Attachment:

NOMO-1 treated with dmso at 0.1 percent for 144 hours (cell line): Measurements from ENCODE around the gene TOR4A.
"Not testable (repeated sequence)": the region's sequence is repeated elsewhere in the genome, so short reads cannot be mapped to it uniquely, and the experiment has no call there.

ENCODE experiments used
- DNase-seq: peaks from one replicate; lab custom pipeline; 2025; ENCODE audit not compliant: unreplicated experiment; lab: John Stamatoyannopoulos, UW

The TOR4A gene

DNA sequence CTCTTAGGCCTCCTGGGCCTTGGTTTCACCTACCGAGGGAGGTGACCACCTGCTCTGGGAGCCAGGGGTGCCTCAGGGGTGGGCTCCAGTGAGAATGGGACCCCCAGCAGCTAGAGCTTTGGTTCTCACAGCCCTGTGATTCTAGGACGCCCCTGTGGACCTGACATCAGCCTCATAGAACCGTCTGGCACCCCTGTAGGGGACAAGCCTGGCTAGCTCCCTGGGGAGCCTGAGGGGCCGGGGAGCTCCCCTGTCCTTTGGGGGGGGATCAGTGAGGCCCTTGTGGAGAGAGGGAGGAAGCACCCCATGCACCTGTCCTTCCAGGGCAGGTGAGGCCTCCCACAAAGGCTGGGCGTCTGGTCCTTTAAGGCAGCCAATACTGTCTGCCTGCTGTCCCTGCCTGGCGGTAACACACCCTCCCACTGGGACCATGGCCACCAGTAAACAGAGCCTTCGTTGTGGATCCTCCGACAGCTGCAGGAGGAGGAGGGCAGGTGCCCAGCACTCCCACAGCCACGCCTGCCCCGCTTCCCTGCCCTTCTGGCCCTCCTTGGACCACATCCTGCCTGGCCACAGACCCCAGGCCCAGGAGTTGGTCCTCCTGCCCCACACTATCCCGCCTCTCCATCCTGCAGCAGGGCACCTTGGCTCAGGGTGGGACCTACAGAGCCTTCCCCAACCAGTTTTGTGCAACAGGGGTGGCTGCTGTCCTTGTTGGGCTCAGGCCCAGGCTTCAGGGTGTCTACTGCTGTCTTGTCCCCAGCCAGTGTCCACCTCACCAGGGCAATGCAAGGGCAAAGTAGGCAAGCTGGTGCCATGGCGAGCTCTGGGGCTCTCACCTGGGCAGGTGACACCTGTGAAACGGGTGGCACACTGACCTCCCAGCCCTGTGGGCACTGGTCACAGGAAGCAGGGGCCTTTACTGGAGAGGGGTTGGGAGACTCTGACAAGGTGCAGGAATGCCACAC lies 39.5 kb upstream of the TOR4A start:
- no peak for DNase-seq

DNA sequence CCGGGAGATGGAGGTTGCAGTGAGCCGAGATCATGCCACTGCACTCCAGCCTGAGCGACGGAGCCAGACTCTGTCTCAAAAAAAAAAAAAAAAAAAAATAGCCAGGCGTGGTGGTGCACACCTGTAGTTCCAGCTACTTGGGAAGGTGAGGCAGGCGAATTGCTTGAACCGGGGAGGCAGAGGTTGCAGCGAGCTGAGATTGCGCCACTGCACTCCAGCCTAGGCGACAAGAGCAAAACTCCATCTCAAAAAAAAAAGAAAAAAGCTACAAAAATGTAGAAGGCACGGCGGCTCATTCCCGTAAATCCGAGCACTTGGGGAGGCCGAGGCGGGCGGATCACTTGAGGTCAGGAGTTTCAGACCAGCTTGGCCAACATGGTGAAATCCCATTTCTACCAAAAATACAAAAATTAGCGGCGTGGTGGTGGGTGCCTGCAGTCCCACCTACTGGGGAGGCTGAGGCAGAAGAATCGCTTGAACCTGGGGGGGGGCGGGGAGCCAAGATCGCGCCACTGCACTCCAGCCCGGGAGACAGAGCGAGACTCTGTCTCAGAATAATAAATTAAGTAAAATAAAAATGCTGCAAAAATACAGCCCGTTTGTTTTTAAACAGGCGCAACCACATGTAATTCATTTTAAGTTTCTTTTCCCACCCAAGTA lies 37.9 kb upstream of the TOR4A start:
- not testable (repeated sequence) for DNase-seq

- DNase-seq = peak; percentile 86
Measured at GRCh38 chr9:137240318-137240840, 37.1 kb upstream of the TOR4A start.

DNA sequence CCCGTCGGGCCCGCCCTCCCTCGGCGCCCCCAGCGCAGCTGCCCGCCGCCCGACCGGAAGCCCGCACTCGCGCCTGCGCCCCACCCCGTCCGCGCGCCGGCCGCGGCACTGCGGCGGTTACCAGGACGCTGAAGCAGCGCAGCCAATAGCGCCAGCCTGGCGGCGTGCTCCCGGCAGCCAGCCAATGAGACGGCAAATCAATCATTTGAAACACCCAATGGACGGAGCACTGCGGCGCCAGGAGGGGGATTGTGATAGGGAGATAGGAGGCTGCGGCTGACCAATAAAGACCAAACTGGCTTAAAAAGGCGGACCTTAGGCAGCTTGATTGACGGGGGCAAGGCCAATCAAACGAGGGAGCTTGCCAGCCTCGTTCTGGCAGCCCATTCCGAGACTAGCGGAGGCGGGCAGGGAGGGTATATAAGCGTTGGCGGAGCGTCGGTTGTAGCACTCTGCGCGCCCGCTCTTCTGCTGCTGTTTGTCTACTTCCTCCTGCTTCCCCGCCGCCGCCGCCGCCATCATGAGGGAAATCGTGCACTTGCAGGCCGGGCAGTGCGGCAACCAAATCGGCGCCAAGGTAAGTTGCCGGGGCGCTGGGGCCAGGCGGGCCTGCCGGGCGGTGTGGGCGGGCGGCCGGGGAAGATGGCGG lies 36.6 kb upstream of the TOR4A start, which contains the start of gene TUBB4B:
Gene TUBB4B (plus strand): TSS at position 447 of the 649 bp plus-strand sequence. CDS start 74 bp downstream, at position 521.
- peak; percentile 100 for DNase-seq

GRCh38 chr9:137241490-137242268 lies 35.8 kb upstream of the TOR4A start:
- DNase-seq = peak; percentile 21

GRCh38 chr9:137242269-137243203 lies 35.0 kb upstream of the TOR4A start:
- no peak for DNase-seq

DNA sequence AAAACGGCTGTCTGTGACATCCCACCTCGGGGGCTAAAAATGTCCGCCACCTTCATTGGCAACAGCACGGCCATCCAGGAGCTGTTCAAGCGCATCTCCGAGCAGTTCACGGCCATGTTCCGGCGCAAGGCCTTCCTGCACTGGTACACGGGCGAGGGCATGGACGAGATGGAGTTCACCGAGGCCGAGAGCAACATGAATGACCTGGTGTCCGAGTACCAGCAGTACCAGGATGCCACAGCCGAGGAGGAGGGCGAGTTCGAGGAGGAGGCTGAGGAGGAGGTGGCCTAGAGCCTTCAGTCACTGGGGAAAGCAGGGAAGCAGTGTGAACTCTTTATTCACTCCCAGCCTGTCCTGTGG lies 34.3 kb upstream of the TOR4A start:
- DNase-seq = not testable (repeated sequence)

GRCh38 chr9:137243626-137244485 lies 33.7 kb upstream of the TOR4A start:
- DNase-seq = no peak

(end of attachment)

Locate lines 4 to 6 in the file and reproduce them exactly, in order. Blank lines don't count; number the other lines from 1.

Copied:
- DNase-seq: peaks from one replicate; lab custom pipeline; 2025; ENCODE audit not compliant: unreplicated experiment; lab: John Stamatoyannopoulos, UW

The TOR4A gene

DNA sequence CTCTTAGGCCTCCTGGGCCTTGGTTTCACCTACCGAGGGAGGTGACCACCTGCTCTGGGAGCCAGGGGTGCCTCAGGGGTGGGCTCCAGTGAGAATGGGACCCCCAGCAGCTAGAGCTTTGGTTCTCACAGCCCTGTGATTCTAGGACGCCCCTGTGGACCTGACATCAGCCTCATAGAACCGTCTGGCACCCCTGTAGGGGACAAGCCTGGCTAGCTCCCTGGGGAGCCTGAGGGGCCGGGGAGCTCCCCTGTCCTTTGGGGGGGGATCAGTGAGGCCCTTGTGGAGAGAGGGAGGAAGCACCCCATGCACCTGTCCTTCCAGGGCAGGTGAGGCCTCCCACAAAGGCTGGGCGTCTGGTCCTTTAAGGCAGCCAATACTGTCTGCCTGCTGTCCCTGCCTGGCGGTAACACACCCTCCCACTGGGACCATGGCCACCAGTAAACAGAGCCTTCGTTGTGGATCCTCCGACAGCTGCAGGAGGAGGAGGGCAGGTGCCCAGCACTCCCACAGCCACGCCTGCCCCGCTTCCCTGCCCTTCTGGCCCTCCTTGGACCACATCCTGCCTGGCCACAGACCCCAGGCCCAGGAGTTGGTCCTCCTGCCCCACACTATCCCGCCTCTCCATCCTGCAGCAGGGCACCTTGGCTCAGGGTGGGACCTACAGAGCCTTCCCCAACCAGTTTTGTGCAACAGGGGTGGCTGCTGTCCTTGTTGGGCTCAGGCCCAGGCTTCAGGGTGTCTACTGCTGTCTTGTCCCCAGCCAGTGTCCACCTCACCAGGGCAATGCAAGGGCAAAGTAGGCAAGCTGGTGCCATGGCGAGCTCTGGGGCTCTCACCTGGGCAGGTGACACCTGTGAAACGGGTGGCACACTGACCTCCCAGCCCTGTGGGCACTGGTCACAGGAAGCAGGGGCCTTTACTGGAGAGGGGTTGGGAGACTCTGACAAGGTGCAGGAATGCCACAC lies 39.5 kb upstream of the TOR4A start: